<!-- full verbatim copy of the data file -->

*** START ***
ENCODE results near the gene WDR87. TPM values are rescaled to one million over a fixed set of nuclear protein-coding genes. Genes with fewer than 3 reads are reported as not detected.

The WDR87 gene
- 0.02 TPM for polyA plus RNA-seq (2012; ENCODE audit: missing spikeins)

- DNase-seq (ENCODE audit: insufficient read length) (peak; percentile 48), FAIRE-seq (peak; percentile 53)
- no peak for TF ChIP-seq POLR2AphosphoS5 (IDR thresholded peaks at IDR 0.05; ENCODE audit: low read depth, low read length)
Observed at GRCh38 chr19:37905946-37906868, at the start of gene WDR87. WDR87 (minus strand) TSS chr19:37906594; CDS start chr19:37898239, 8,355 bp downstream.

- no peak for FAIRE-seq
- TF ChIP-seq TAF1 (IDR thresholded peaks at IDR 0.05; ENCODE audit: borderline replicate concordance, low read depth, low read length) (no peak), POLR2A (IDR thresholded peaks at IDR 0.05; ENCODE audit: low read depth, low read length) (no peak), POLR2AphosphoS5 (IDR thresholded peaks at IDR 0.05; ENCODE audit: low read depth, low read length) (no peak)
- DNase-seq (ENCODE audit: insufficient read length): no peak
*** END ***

ENCODE results near the gene WDR87. TPM values are rescaled to one million over a fixed set of nuclear protein-coding genes. Genes with fewer than 3 reads are reported as not detected.

The WDR87 gene
- 0.02 TPM for polyA plus RNA-seq (2012; ENCODE audit: missing spikeins)

- DNase-seq (ENCODE audit: insufficient read length) (peak; percentile 48), FAIRE-seq (peak; percentile 53)
- no peak for TF ChIP-seq POLR2AphosphoS5 (IDR thresholded peaks at IDR 0.05; ENCODE audit: low read depth, low read length)
Observed at GRCh38 chr19:37905946-37906868, at the start of gene WDR87. WDR87 (minus strand) TSS chr19:37906594; CDS start chr19:37898239, 8,355 bp downstream.

- no peak for FAIRE-seq
- TF ChIP-seq TAF1 (IDR thresholded peaks at IDR 0.05; ENCODE audit: borderline replicate concordance, low read depth, low read length) (no peak), POLR2A (IDR thresholded peaks at IDR 0.05; ENCODE audit: low read depth, low read length) (no peak), POLR2AphosphoS5 (IDR thresholded peaks at IDR 0.05; ENCODE audit: low read depth, low read length) (no peak)
- DNase-seq (ENCODE audit: insufficient read length): no peak